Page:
In parallel with the adoption of LTE in the wireless space, the fixed line community is undergoing its own long term evolution. Speaking to a small group of journalists and analysts outside the RAI yesterday morning, Ulf Ewaldsson, CTO of equipment vendor Ericsson, said the explosive growth in cloud technology was spurring the requirement for Software Defined Network (SDN) specifications for service providers and telcos.
“The architecture of the network must evolve to cater to growth,” Uwaldsson said, referring to forecasts that data traffic will increase 15 fold over the next five years, having already grown 104 per cent year on year between 2011 and 2012.
But Uwaldsson expects the extension of SDN to take some time, perhaps five or more years, using the already installed base of network equipment as the foundation. This approach, which Uwaldsson refers to as a “hybrid SDN”, is good news for operators which would likely be reluctant to splash out on yet another major network overhaul.
“The hybrid SDN comes first, allowing us to abstract the control plane from existing infrastructure,” he said. “This goes beyond OpenFlow into building a new layer of abstraction into the networks.”
OpenFlow is a communications protocol that gives access to the forwarding plane of a network switch or router over the network, but Uwaldsson wants to see SDN extended to allow all network entities from the cloud and data centres to be connected to OSS and BSS platforms. Building on the acquisition of Telcordia in 2011, B/OSS has become a key strategic area for Ericsson to focus on as it is so closely tied to SDN evolution, Uwaldsson said.
In some senses, the industry is also likely to benefit from an extended transition time to service provider SDN, as it will give those building the technology time to incorporate the network architectures of other industries, such as the media and others which have their own content delivery networks (CDN).
“The carrier has a very important role to play in this,” he said, “because we are moving away from a ‘best effort with a cool service’ approach to quality of service, where QoS is now the most important choice.” And that QoS functionality resides in the network.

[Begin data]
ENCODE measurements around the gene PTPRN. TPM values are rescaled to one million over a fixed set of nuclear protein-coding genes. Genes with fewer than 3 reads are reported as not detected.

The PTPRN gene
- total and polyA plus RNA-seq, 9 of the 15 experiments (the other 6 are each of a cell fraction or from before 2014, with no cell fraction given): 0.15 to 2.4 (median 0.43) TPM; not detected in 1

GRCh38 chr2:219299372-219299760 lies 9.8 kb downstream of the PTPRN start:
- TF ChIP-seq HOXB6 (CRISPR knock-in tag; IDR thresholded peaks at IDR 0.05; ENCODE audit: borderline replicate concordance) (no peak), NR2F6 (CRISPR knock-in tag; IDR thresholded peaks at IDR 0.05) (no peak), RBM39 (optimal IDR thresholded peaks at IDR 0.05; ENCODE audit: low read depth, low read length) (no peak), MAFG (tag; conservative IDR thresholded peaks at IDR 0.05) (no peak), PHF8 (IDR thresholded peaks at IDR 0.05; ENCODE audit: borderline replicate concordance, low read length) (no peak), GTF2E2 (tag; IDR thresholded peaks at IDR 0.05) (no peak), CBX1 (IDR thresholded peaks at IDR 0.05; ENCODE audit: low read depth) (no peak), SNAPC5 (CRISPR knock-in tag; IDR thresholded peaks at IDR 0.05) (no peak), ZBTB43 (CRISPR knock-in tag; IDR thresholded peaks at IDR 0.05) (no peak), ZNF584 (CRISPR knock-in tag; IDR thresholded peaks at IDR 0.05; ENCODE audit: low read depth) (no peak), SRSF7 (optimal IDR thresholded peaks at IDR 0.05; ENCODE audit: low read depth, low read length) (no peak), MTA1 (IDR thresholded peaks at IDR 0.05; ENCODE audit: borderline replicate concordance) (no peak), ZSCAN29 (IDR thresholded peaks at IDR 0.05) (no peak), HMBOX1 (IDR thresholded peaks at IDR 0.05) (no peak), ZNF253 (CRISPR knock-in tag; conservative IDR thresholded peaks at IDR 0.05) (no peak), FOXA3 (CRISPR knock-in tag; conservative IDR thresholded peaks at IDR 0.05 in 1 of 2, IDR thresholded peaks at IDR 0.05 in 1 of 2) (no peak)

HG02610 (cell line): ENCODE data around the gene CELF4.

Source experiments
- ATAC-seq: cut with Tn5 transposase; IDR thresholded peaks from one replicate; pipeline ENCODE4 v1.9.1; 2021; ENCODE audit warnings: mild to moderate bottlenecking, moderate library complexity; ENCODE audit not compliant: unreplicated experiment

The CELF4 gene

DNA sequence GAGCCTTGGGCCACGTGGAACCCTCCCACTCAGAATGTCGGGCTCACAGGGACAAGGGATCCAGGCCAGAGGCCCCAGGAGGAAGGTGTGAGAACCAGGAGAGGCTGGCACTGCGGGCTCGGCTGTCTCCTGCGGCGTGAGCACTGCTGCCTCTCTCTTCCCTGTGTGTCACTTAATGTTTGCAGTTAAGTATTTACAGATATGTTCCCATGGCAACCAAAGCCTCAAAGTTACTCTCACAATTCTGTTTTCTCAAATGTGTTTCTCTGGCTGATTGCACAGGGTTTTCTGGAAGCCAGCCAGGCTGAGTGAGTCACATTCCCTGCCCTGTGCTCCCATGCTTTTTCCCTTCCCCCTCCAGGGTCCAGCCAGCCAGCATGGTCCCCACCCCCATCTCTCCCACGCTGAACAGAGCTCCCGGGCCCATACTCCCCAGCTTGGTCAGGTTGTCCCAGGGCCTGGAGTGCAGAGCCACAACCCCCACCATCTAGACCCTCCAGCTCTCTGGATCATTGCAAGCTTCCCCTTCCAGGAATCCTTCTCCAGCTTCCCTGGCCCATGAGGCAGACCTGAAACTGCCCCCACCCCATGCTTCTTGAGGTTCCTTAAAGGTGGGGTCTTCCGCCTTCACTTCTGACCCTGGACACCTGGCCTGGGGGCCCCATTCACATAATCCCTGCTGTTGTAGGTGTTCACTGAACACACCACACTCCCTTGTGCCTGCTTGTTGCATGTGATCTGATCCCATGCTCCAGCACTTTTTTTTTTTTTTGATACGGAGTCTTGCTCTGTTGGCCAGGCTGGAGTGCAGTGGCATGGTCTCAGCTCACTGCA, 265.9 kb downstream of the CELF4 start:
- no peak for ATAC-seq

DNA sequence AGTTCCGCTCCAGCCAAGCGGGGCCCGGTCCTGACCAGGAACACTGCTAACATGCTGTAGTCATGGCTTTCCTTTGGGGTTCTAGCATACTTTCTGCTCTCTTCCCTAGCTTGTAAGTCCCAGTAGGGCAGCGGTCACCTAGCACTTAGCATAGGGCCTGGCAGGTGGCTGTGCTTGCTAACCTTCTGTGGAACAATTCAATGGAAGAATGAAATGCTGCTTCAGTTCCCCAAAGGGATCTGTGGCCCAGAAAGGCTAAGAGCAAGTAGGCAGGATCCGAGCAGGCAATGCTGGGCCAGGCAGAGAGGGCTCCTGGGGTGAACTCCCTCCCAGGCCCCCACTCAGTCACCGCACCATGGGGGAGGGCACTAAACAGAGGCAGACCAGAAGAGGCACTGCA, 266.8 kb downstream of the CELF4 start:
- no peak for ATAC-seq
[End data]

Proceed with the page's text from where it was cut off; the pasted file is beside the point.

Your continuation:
In order to maintain QoS on increasingly congested networks, many carriers are looking at wifi as an offload solution. It’s now evident that most carriers embracing a hybrid network strategy will have a significant number of wifi access points sitting alongside their cellular network. But the greatest challenge in this environment is integration wifi technologies with those developed by the 3GPP.
Building on another acquisition, this time BelAir networks in April of 2012, Ericsson is now tackling the issue with a wifi controller interface that talks to the 3GPP core, allowing operators to apply the same policy control and charging mechanisms. The company unveiled the first product to make use of this technology at BBWF yesterday, with the launch of a stadium optimised wifi access point and controller.
Referencing its own research, Ericsson expects mobile data traffic to grow ten fold between 2011 and 2016, with video being the main driver, which will go hand in had with the ubiquity of wifi-enabled mobile devices. Based on documented experiences of network providers catering to the Olympics this year, Ericsson naturally foresees stadiums as one of the biggest generators of mobile video. As a result, these stadiums should be treated like very dense metropolitan ‘villages’ that require an overlay of small cells and wifi to address capacity requirements, but also need to be integrated into the macro 3GPP network.